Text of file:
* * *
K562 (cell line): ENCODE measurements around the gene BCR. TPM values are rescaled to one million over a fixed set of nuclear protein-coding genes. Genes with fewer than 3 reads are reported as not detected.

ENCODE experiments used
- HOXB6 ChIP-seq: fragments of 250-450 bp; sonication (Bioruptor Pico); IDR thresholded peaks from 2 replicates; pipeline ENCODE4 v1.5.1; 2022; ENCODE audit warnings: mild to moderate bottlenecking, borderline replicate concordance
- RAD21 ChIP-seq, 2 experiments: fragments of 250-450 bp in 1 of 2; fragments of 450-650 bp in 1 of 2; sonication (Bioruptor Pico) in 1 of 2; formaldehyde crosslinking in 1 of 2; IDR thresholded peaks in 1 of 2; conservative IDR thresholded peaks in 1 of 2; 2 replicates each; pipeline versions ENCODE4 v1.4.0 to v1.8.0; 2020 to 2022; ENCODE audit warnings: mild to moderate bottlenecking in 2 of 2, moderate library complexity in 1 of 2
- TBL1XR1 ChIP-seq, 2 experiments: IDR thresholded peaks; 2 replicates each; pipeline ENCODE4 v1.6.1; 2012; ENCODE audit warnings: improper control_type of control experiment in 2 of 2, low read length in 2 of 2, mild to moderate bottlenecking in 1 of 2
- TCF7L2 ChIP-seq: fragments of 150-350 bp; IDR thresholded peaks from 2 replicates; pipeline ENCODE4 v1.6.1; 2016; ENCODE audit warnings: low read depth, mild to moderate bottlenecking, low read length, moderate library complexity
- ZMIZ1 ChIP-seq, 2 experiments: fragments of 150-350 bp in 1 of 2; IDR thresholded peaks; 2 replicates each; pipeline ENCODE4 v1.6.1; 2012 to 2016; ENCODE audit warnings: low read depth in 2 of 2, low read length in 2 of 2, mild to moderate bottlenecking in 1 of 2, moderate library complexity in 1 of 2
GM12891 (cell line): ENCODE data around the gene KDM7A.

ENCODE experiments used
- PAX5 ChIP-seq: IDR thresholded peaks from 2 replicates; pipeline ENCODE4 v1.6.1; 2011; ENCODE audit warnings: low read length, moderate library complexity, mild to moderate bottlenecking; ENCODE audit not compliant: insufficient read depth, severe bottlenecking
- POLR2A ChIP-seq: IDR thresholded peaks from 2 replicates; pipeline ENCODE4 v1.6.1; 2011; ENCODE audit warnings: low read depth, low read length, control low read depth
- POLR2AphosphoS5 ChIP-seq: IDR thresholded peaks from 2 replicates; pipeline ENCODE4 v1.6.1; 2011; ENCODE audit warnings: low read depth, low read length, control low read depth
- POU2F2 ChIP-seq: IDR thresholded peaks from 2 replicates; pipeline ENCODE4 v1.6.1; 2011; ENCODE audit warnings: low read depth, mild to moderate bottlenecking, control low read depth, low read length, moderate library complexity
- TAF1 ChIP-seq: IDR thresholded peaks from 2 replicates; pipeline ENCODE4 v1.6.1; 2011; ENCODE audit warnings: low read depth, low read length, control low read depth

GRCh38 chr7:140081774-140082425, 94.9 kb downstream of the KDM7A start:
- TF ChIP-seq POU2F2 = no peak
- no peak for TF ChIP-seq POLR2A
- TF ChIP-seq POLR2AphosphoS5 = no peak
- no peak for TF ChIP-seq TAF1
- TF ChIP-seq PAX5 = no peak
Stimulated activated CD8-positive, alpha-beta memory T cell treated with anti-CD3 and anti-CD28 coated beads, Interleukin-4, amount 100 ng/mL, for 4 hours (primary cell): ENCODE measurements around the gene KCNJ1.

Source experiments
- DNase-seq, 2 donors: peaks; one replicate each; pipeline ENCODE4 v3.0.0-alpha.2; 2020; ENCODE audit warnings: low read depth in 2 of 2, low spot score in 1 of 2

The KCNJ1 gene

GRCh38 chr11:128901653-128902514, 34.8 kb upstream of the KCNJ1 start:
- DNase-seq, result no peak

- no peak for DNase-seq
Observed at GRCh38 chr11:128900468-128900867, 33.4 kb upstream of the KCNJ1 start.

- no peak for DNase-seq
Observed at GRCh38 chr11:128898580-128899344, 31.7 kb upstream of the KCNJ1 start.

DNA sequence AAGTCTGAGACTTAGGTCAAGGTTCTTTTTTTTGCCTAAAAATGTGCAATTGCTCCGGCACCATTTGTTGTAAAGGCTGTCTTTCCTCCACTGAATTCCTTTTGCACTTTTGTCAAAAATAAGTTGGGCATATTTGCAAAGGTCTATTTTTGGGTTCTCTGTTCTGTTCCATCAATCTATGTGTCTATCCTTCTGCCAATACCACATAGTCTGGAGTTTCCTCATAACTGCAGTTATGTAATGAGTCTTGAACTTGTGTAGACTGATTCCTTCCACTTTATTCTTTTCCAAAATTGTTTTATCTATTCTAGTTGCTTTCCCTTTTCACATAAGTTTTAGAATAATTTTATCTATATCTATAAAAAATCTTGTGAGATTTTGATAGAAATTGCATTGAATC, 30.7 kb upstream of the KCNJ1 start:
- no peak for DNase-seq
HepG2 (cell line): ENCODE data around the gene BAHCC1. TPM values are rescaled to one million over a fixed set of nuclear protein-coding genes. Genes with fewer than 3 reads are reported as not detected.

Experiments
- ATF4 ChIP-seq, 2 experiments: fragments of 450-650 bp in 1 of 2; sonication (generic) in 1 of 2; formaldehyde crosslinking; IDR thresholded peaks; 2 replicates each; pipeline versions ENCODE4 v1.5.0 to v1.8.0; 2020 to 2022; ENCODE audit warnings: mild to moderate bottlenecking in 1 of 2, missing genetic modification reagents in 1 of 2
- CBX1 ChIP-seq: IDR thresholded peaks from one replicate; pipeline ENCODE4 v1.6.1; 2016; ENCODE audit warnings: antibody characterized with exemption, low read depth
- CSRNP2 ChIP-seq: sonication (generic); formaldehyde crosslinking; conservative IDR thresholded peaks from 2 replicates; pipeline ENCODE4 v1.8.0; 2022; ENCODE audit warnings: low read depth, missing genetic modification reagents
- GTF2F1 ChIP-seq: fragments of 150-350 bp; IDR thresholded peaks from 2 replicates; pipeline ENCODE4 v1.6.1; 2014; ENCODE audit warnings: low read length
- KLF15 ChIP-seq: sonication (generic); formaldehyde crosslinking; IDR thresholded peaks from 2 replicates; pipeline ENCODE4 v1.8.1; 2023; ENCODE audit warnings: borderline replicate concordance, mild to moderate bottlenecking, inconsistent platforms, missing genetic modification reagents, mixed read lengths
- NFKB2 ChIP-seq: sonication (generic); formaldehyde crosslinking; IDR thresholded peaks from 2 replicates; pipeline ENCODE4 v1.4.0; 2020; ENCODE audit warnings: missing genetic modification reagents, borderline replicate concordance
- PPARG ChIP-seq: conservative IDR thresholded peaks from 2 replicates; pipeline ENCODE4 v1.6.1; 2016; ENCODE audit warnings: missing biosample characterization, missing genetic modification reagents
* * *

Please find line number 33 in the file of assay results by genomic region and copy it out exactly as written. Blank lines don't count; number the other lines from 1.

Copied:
HepG2 (cell line): ENCODE data around the gene BAHCC1. TPM values are rescaled to one million over a fixed set of nuclear protein-coding genes. Genes with fewer than 3 reads are reported as not detected.